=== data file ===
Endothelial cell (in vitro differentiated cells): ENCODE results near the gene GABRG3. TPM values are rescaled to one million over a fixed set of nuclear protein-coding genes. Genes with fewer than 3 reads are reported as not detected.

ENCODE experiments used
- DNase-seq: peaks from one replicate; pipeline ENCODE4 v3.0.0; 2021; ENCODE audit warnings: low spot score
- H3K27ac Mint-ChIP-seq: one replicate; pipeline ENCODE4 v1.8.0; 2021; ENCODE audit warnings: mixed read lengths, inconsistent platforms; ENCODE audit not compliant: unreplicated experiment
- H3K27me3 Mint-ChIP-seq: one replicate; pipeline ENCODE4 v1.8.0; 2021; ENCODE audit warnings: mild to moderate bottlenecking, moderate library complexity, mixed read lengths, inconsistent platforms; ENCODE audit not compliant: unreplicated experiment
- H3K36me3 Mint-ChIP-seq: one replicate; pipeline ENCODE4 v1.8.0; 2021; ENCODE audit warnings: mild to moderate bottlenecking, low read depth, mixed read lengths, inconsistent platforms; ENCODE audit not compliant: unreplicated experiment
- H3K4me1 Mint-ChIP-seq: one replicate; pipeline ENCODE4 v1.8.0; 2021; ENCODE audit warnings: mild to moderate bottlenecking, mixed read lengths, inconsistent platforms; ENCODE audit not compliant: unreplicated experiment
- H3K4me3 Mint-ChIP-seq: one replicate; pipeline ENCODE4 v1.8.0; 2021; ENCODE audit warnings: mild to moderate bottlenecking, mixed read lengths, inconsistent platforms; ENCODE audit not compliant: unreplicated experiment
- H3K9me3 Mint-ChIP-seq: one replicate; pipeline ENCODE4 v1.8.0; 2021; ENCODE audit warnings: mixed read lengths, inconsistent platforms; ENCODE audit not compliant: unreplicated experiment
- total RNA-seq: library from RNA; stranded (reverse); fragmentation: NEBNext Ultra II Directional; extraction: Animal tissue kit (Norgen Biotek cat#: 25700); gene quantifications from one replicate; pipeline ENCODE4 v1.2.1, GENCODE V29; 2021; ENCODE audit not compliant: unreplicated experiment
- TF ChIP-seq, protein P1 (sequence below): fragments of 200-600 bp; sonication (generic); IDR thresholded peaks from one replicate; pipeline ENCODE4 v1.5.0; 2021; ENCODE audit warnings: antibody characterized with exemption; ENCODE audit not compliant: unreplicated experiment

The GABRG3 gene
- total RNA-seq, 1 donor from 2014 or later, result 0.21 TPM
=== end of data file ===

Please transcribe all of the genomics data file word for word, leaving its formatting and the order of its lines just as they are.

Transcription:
Endothelial cell (in vitro differentiated cells): ENCODE results near the gene GABRG3. TPM values are rescaled to one million over a fixed set of nuclear protein-coding genes. Genes with fewer than 3 reads are reported as not detected.

ENCODE experiments used
- DNase-seq: peaks from one replicate; pipeline ENCODE4 v3.0.0; 2021; ENCODE audit warnings: low spot score
- H3K27ac Mint-ChIP-seq: one replicate; pipeline ENCODE4 v1.8.0; 2021; ENCODE audit warnings: mixed read lengths, inconsistent platforms; ENCODE audit not compliant: unreplicated experiment
- H3K27me3 Mint-ChIP-seq: one replicate; pipeline ENCODE4 v1.8.0; 2021; ENCODE audit warnings: mild to moderate bottlenecking, moderate library complexity, mixed read lengths, inconsistent platforms; ENCODE audit not compliant: unreplicated experiment
- H3K36me3 Mint-ChIP-seq: one replicate; pipeline ENCODE4 v1.8.0; 2021; ENCODE audit warnings: mild to moderate bottlenecking, low read depth, mixed read lengths, inconsistent platforms; ENCODE audit not compliant: unreplicated experiment
- H3K4me1 Mint-ChIP-seq: one replicate; pipeline ENCODE4 v1.8.0; 2021; ENCODE audit warnings: mild to moderate bottlenecking, mixed read lengths, inconsistent platforms; ENCODE audit not compliant: unreplicated experiment
- H3K4me3 Mint-ChIP-seq: one replicate; pipeline ENCODE4 v1.8.0; 2021; ENCODE audit warnings: mild to moderate bottlenecking, mixed read lengths, inconsistent platforms; ENCODE audit not compliant: unreplicated experiment
- H3K9me3 Mint-ChIP-seq: one replicate; pipeline ENCODE4 v1.8.0; 2021; ENCODE audit warnings: mixed read lengths, inconsistent platforms; ENCODE audit not compliant: unreplicated experiment
- total RNA-seq: library from RNA; stranded (reverse); fragmentation: NEBNext Ultra II Directional; extraction: Animal tissue kit (Norgen Biotek cat#: 25700); gene quantifications from one replicate; pipeline ENCODE4 v1.2.1, GENCODE V29; 2021; ENCODE audit not compliant: unreplicated experiment
- TF ChIP-seq, protein P1 (sequence below): fragments of 200-600 bp; sonication (generic); IDR thresholded peaks from one replicate; pipeline ENCODE4 v1.5.0; 2021; ENCODE audit warnings: antibody characterized with exemption; ENCODE audit not compliant: unreplicated experiment

The GABRG3 gene
- total RNA-seq, 1 donor from 2014 or later, result 0.21 TPM